THE PENNY may have finally dropped for Pontus Jansson.
Mention of Norwich City ahead of this game would have certainly triggered a wry smile from the big Swede. And a broader, rather more satisfied expression after Saturday’s events.
There were memories to cherish from a goalscoring contribution in a bellwether victory at Carrow Road last autumn, but also scar tissue following a chaotic 3-3 draw in the reverse fixture in April when the walls caved in on Jansson and Leeds United’s season on a suffocating Spring afternoon.
Ahead of the pair’s previous meeting at Elland Road, Jansson spoke, somewhat self-indulgently, of being ‘200 per cent convinced’ that the Whites would make the play-offs. In the event, Leeds’s campaign ended as a competitive entity on that day, with a 15th booking of 2016-17 also finishing his season early.
Some 231 days on and Jansson can reflect upon travelling a fair way since.
This time there was no excessive talk or predictions or playing to the crowd following his match-winning contribution.
Just as Thomas Christiansen would probably like it with grounded Jansson – dropped earlier this season by United’s head coach – keeping it real.
On a raw winter’s afternoon there was a need simply to get the job done. Leeds did just that thanks to Jansson’s 41st-minute downward header, which took their points tally from their last six games to a healthy 13.
It rewound the clock almost a year to the day to a similarly keynote single-goal victory over Brentford when another potent defensive force in Kyle Bartley provided the fateful contribution.
On his goal, Jansson said: “I had some friends over from Sweden and I thought that they bet on me first goalscorer for the game. But they did not do it.
“But they were sat up there with my wife and it was a nice feeling.”
Offering his take on Christiansen’s impact in his Whites education, Jansson – who scored for the second successive home match as Leeds moved to within a point of sixth-placed Sheffield United – added: “We have supported the manager from the start. He has been good to me.
“When I was not at my best, he took me out of the team and I respected that. It made me work harder to get back into the team.
It made me work harder to get back into the team. It was like a wake-up call for me and I have been getting better and better. I have worked hard and now I am getting the reward.Leeds United’s Pontus Jansson
“It was like a wake-up call for me and I have been getting better and better. I have worked hard and now I am getting the reward.
“It has been a weird season for me as I started slowly. I was suspended for the first two games and came across late in pre-season because of getting married and playing for the national team, but after this last international break I have come back with a different feeling.
“I am much stronger now and I am getting better and better.”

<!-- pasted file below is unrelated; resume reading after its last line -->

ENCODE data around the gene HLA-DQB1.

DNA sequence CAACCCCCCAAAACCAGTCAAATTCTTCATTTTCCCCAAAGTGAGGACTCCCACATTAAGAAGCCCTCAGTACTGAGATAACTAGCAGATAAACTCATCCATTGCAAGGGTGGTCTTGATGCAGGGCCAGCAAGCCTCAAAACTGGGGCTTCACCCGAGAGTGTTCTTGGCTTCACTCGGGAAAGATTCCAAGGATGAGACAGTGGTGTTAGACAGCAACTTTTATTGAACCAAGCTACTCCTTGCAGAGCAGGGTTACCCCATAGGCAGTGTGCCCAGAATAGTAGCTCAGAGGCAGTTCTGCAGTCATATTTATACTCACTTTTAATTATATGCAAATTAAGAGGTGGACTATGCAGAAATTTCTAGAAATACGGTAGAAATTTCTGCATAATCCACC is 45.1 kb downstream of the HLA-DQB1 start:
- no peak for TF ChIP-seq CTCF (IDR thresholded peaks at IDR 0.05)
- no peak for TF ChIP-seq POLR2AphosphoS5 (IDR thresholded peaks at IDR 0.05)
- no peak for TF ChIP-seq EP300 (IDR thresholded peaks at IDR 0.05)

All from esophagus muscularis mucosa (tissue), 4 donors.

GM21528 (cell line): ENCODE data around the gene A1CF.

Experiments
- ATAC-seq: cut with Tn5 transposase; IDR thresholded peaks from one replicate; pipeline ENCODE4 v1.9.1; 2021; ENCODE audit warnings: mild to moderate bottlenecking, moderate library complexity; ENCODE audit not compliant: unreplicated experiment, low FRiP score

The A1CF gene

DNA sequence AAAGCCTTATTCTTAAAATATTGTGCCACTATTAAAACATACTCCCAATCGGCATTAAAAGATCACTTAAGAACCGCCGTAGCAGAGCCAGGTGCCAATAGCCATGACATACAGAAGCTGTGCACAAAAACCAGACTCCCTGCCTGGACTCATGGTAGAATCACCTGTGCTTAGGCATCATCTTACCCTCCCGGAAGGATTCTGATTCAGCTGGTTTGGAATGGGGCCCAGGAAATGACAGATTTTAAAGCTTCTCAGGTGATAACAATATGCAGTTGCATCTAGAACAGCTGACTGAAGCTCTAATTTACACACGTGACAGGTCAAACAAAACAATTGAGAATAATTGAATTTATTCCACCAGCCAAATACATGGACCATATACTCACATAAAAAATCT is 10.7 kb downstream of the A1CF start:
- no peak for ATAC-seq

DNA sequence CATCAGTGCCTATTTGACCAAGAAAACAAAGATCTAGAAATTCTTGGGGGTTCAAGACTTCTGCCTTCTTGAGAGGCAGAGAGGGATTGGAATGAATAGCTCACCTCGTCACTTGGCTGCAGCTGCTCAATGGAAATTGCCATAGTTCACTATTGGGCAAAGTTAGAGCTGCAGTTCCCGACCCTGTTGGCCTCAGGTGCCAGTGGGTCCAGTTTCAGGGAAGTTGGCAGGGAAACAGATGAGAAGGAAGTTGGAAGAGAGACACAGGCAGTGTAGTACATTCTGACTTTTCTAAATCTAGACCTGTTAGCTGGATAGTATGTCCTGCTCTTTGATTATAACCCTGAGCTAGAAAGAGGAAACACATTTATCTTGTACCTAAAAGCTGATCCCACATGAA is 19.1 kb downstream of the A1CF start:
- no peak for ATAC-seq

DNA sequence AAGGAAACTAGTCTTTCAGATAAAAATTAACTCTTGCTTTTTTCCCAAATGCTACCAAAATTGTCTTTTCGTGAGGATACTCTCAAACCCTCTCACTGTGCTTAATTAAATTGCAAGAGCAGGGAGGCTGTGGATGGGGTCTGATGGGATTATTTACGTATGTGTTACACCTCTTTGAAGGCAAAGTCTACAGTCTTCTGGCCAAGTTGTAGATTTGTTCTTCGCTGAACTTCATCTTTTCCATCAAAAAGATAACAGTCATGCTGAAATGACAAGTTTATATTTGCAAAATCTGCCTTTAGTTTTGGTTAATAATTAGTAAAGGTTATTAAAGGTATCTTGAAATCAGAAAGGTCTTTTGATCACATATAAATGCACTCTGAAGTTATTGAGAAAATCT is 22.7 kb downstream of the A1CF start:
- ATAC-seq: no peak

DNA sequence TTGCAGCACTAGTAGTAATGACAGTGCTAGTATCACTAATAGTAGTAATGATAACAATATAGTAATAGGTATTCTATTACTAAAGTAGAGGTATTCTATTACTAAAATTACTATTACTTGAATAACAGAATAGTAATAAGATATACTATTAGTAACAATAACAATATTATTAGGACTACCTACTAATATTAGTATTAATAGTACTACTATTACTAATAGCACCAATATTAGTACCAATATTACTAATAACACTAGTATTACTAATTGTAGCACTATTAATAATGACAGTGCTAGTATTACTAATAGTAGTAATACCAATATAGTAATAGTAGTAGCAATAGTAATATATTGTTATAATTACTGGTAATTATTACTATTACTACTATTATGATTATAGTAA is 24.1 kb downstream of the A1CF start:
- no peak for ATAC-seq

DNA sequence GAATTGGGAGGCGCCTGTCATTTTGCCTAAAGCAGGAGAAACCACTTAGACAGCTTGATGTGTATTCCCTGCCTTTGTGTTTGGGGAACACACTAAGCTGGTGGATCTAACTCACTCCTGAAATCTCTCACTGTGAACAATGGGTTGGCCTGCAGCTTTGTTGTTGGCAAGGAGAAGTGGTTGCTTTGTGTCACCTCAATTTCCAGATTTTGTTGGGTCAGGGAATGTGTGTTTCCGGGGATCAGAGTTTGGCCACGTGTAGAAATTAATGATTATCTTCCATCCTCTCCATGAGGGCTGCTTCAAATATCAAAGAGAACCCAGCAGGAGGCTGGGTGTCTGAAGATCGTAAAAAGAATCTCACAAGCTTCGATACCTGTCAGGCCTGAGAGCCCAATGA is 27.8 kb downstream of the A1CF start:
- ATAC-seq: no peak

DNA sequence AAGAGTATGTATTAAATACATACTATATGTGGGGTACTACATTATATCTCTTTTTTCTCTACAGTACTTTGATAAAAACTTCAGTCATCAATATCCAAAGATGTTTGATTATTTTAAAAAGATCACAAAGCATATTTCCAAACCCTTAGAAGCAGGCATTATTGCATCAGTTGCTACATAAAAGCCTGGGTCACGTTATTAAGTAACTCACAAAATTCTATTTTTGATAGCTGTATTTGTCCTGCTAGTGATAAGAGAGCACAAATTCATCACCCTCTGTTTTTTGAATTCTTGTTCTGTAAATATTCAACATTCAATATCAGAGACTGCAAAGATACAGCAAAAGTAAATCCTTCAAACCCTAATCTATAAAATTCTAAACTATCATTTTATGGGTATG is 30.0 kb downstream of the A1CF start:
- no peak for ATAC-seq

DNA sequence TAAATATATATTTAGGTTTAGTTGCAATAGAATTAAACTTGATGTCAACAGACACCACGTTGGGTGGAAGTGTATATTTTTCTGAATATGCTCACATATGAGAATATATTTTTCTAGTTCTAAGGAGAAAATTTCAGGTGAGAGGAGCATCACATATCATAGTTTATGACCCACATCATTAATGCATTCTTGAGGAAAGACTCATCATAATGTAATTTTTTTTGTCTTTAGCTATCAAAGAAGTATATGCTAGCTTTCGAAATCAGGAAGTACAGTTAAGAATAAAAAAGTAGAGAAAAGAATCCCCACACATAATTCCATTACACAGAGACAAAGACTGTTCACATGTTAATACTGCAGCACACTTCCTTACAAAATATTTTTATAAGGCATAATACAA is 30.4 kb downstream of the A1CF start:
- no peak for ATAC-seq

Fifteen goals arrived in three competitive meetings between these sides last season, but it was soon evident that this latest get-together would not be a goal-fest.
Norwich had reserved much of their best for their road trips in an intermittent season, more especially in Yorkshire where they had previously done a number on both Sheffield United and Middlesbrough by strangling the life out of the hosts to claim 1-0 wins.
With their game plan clearly revolving around nicking a goal and then retreating to the deep, the Canaries would have been relatively happy with events in a low-key first half, but fatally blinked towards its conclusion.
It provided the feather in the cap of Jansson and also United’s new set-piece coach Gianno Vio.
On an afternoon of fine margins, Jansson nodded in a well-executed free-kick close to the right flank from Pawel Cibicki, whose contribution on his first appearance at Elland Road wholly justified his promotion.
The afternoon’s key moment was duly acknowledged afterwards by Norwich head coach Daniel Farke, with the efficient and clinical nature of the goal always likely to possess a certain beauty to a German.
Shortly before that another well-struck free-kick, this time from the left from Ezgjan Alioski, almost yielded a breakthrough with Kalvin Phillips steering the ball against a post before Cibicki’s follow-up was blocked.
Forced to reassess their method on the resumption, Norwich brought much more to the table, but Leeds stood tall.
None more so than Felix Wiedwald whose weak parry to divert Nelson Oliveira’s routine curler should have been punished by the onrushing James Maddison just before the break.
The under-fire United goalkeeper, who has also had to take it on the chin after being dropped earlier this season, like Jansson, made two redeeming saves to deny Alex Pritchard, who also grazed the bar with a curler.
Leeds displayed elements of danger on the break with Samuel Saiz and Phillips going close, but in the main it was about protecting their precious earlier gain and resolutely staying on message.
Saiz spurned a chance to seal it, striking a post after Grant Hanley’s woeful error, but one goal proved plenty.